The Taliban threat was a useful back drop for a PR exercise.. The whole thing was not really credible. The white men involved did not seem to know much about Afghanistan. I think we were conned.

Do our media know the difference between the South China Sea and the Sibutu Channel.

Ignorant of our own geography and dependent upon news feeds from the US , our media has ignored the threats to our trade through the Sibutu Channel which is east of Borneo and west of the Philippines(Sulu Archipelago). The Channel is 29 km wide and a real choke-point. It is used by shipping in transit between the Pacific Ocean and the South China Sea. This Channel allows transit of most of our trade to North Asia. It is in Filipino waters.. Does our media know this?

In this blog, ,former Australian Ambassador to the Philippines, Mack Williams ‘The real shipping choke point for Australia –the Sibutu Channel’ commented ‘Neither the Australian Government nor the Australian media have informed us about the critical nature of the Sibutu Channel.’

On 21 October 2016, The Korea Herald reported from Manila that “Suspected Islamist militarists kidnapped the captain and a Filipino crew member on a South Korean cargo ship in the Southern Philippines. … The ship, a heavy load carrier called Dong Bank Giant was en route to South Korea from Australia when it was attacked.” Another report on the same day from Asia Pacific News said “The attack occurred just off the southern entry of the Sibutu Passage.

It seems remarkable that the ship that was attacked and carrying Australian iron ore has not been mentioned in the Australian media.. Following the US media, we keep focused on Chinese activities in the South China Sea when the greater potential threat to our trade is in the Sibutu Channel.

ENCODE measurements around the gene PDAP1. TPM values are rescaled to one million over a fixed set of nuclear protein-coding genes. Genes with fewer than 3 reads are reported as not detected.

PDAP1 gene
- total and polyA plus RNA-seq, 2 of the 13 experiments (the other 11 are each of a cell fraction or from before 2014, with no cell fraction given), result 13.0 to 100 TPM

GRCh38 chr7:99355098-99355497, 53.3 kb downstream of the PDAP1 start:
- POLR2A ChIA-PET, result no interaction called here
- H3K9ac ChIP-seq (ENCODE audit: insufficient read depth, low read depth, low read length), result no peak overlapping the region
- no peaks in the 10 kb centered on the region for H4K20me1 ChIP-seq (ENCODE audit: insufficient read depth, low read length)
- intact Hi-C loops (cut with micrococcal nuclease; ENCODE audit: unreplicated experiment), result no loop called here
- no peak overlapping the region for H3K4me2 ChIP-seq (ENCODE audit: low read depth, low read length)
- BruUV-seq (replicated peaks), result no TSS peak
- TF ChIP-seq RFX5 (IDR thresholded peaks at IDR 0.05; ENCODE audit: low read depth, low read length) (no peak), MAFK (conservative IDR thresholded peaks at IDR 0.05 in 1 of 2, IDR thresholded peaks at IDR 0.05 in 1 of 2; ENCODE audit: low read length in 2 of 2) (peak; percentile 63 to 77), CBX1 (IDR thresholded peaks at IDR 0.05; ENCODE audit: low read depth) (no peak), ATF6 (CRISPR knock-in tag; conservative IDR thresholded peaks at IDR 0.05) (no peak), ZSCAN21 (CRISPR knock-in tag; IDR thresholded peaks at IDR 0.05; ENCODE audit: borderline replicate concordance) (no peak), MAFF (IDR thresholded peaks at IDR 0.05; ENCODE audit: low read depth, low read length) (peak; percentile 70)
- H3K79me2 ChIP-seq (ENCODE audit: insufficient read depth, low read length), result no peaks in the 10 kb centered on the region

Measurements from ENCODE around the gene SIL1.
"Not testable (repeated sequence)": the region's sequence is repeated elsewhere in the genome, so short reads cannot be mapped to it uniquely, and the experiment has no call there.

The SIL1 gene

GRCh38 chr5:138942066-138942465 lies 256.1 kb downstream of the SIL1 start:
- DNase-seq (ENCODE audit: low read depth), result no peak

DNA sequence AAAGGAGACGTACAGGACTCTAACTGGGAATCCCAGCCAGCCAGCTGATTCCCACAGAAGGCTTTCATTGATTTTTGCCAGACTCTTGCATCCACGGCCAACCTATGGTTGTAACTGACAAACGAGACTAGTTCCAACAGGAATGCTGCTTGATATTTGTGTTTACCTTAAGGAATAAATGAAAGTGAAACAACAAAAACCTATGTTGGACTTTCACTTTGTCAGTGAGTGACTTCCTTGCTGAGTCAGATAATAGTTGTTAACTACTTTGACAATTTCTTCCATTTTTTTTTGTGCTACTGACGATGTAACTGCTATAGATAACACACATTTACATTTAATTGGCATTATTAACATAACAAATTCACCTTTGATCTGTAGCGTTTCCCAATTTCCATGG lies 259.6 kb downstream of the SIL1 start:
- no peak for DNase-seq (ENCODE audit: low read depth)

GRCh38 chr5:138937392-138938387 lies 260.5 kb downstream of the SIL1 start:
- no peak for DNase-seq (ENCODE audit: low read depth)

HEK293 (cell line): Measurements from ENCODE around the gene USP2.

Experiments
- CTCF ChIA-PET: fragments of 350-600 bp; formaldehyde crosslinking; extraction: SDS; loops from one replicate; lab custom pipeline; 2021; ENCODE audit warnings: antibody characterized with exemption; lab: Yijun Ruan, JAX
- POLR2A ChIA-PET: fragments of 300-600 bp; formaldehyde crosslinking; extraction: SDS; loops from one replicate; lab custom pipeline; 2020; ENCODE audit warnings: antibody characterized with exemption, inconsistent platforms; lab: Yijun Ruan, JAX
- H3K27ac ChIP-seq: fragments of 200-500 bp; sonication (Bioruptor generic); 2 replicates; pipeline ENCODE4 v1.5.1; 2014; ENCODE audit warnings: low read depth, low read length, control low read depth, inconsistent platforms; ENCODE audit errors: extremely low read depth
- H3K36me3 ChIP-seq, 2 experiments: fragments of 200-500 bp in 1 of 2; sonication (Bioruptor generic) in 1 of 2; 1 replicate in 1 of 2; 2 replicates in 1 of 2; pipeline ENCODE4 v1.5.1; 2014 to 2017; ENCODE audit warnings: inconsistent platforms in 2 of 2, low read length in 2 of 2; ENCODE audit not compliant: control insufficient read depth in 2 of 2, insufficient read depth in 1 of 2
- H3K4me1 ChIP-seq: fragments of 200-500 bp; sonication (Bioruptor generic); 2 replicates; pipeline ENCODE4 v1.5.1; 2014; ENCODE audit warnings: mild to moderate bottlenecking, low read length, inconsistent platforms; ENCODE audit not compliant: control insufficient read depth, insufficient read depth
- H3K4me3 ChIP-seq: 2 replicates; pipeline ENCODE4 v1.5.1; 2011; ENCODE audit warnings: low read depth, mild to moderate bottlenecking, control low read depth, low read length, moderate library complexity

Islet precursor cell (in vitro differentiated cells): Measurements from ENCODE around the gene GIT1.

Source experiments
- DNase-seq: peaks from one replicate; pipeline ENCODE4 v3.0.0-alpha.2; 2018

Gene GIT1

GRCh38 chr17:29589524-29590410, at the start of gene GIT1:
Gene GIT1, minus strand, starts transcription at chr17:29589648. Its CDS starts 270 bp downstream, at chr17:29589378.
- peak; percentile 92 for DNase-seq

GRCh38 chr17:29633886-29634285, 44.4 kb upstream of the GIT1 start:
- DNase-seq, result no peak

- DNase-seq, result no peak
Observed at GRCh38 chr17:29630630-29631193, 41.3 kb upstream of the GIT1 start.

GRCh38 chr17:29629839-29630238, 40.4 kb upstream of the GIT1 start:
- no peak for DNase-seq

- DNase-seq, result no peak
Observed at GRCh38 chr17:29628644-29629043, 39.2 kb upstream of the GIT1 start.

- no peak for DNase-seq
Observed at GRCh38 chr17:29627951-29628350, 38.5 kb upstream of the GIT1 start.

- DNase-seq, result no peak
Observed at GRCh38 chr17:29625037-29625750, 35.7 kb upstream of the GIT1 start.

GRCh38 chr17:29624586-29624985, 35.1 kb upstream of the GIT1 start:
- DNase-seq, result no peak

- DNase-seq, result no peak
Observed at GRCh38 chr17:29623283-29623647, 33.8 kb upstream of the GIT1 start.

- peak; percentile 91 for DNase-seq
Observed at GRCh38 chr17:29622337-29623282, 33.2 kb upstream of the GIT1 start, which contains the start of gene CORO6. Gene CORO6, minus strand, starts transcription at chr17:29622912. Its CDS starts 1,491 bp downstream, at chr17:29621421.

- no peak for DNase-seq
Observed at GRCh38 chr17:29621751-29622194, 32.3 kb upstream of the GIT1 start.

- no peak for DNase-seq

China and the Australian Finance Review

As a conservative financial journal the AFR seems remarkably close to the Communist Party of China.

The AFR runs regular four or eight page spreads from the China Daily, the biggest newspaper group in China and the official paper of the Chinese Communist Party. The AFR claimed in its spread of November 18, 2016, that “this supplement, prepared by China Daily, People’s Republic of China did not involve the news or editorial departments of the Australian Financial Review”. Nowhere does it say in the eight-page spread that this was an advertisement. Surely it is unusual for a paper like the AFR to be running a supplement from the official organ of the Chinese Communist Party.

During the recent controversy over the ‘independence’ of the Australian China Relations Institute at UTS, the Op Ed sections of the AFR gave free publicity to dubious stories being peddled by ACRI about the China Australia Free Trade Agreement .

The AFR conducts a relentless campaign against Australian trade unions but is content to take advertising revenue from the Communist Party of China!

I propose to post periodically articles on  ‘White Man’s Media’.  I would be interested to receive short pieces from readers on the omissions, mistakes and bias of our media, particularly its absence of interest or expertise in our own region.